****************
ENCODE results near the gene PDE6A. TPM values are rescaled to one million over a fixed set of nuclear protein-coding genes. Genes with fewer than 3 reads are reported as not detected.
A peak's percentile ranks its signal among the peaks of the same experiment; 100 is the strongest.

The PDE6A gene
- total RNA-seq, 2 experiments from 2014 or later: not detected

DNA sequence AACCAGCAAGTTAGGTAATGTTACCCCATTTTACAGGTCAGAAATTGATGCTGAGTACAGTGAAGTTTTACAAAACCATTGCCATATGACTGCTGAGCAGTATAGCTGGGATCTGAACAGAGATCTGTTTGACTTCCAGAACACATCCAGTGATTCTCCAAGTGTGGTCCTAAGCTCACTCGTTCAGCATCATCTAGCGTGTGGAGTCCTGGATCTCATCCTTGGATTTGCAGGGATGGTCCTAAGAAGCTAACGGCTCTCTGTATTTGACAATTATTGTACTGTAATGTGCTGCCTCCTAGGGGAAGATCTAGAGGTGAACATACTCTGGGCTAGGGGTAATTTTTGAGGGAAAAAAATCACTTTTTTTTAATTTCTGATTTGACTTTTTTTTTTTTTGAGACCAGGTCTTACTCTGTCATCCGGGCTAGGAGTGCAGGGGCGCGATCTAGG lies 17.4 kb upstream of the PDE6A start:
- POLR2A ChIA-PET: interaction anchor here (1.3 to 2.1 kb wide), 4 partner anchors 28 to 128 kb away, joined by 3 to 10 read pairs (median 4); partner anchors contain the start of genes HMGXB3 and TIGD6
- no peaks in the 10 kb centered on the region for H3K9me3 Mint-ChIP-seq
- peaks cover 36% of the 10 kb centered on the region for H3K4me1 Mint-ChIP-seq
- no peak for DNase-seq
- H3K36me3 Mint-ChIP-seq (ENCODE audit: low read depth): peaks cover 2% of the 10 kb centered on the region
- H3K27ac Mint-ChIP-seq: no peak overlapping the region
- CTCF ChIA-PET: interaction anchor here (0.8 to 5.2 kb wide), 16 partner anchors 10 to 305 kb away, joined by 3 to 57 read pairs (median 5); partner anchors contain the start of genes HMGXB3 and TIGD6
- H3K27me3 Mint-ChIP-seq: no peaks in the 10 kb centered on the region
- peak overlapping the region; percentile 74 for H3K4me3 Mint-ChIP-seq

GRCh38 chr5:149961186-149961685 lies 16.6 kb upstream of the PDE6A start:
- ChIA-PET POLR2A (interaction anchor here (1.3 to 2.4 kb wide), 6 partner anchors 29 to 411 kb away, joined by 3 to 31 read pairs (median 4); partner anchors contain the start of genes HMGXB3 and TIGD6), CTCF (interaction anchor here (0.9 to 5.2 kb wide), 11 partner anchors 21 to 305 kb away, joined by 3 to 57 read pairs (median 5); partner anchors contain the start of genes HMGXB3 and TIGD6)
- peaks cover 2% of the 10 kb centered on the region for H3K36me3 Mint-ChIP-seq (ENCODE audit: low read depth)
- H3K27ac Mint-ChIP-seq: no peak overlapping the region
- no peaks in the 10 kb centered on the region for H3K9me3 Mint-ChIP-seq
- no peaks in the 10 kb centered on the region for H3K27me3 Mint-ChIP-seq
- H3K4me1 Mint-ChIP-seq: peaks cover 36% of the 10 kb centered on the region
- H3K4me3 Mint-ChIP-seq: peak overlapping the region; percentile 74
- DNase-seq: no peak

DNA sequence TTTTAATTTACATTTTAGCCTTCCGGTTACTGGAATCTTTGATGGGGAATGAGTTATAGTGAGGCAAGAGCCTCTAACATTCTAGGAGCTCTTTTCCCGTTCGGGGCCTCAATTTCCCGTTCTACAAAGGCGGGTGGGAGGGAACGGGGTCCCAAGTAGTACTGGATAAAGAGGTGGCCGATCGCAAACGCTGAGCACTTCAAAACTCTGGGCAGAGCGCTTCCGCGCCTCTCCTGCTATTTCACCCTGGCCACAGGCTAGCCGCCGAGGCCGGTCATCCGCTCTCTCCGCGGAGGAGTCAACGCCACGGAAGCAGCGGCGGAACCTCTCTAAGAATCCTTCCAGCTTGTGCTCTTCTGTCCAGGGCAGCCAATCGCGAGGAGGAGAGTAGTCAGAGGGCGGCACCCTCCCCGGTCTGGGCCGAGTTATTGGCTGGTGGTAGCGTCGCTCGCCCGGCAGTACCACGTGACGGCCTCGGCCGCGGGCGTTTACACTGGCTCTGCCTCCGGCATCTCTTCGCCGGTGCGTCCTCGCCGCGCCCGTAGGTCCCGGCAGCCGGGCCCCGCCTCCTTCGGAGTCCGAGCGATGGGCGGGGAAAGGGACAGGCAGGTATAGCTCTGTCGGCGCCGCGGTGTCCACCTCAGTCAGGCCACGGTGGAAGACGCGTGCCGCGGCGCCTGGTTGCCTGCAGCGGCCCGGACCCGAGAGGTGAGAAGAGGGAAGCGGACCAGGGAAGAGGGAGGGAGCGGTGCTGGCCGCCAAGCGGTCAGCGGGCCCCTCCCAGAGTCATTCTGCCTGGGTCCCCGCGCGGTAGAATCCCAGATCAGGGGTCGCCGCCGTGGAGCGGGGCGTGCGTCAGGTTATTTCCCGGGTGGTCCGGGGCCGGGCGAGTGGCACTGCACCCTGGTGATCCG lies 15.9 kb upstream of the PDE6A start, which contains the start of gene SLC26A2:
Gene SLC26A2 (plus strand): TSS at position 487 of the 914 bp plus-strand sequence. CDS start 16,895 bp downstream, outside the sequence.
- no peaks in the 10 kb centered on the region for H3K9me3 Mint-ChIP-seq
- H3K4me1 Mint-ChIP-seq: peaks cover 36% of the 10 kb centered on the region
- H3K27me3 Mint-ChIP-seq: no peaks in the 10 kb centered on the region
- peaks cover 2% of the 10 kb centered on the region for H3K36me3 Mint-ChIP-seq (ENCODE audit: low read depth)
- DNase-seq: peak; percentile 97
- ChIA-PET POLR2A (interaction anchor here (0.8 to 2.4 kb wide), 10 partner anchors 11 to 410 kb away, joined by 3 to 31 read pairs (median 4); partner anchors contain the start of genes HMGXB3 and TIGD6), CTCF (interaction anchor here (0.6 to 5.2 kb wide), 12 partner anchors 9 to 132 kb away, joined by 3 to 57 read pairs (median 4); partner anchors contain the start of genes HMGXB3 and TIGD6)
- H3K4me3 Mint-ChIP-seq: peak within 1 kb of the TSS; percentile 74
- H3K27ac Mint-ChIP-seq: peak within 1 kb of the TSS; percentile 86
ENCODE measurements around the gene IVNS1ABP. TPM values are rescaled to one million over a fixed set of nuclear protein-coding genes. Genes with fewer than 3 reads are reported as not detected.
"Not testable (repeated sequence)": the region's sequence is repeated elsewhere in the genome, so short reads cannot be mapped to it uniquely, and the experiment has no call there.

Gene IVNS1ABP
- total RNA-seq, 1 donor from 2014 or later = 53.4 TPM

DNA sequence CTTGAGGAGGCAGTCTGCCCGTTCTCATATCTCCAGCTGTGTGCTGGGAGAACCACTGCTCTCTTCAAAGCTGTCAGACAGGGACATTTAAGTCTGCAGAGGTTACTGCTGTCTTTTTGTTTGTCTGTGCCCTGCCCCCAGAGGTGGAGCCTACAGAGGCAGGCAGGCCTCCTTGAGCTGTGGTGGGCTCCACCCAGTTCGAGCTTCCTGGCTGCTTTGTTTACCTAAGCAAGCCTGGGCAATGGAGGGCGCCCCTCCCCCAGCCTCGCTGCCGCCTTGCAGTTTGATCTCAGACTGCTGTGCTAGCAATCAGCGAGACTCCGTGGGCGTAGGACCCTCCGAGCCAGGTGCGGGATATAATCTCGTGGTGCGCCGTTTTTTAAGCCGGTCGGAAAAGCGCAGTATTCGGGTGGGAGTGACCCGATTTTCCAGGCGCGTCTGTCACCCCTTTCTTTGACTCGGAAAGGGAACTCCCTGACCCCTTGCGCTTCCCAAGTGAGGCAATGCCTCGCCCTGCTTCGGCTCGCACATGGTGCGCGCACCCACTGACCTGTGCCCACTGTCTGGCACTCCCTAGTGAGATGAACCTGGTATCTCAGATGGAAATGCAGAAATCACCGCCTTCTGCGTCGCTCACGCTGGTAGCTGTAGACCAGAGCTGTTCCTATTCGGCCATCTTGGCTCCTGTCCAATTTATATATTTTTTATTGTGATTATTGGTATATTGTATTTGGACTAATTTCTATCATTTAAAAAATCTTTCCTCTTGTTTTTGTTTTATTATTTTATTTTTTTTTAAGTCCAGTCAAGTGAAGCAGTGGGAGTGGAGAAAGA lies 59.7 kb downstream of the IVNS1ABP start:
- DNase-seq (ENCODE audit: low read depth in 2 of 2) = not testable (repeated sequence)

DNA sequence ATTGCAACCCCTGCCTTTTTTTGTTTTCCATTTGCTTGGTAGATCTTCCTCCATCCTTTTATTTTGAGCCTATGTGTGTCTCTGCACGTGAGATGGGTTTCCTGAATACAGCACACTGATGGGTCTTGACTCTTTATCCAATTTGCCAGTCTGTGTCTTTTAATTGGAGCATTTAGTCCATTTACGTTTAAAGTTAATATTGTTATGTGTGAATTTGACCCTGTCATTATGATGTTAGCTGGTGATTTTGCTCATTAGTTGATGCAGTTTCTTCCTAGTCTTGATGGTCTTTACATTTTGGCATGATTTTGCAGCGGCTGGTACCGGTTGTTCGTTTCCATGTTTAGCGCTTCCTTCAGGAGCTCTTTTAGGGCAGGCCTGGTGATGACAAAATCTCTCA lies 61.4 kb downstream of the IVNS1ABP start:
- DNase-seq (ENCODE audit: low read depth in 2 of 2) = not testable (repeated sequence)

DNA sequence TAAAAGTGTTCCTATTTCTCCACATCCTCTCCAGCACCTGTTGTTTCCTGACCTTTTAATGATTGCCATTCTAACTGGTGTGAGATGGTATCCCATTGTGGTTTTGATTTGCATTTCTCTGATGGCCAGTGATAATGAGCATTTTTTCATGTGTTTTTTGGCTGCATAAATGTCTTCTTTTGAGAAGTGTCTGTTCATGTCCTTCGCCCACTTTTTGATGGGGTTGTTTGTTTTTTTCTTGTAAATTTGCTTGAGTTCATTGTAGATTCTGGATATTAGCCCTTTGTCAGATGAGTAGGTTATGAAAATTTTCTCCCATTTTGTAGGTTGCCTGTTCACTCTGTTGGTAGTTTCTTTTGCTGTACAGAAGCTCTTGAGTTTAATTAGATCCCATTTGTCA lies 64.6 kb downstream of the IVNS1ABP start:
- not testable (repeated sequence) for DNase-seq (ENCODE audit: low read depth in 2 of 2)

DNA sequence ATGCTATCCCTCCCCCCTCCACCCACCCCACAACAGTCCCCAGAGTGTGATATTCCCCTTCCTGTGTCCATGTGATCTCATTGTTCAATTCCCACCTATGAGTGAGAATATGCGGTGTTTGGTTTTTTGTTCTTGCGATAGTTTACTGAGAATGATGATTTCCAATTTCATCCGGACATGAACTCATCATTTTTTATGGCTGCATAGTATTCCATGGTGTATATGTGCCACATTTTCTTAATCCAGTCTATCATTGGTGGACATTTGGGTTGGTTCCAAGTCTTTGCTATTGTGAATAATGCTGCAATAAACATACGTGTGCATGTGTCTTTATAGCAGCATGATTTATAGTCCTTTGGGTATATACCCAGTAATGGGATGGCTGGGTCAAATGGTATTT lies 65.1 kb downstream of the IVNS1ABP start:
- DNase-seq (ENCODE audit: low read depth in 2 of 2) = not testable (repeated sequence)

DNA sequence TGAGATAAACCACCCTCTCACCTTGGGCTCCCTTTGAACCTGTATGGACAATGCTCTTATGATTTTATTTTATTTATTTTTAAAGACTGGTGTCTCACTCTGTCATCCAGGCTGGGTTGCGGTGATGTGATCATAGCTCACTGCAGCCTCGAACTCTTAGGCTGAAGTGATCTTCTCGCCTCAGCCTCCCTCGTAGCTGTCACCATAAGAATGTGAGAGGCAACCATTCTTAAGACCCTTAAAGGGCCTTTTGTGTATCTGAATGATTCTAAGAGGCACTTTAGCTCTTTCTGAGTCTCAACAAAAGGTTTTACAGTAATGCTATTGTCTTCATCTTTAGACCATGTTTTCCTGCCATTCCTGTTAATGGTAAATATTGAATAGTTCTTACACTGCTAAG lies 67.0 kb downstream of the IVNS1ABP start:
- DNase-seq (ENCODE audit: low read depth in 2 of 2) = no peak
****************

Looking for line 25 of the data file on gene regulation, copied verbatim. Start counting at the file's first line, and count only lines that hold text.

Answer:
Gene SLC26A2 (plus strand): TSS at position 487 of the 914 bp plus-strand sequence. CDS start 16,895 bp downstream, outside the sequence.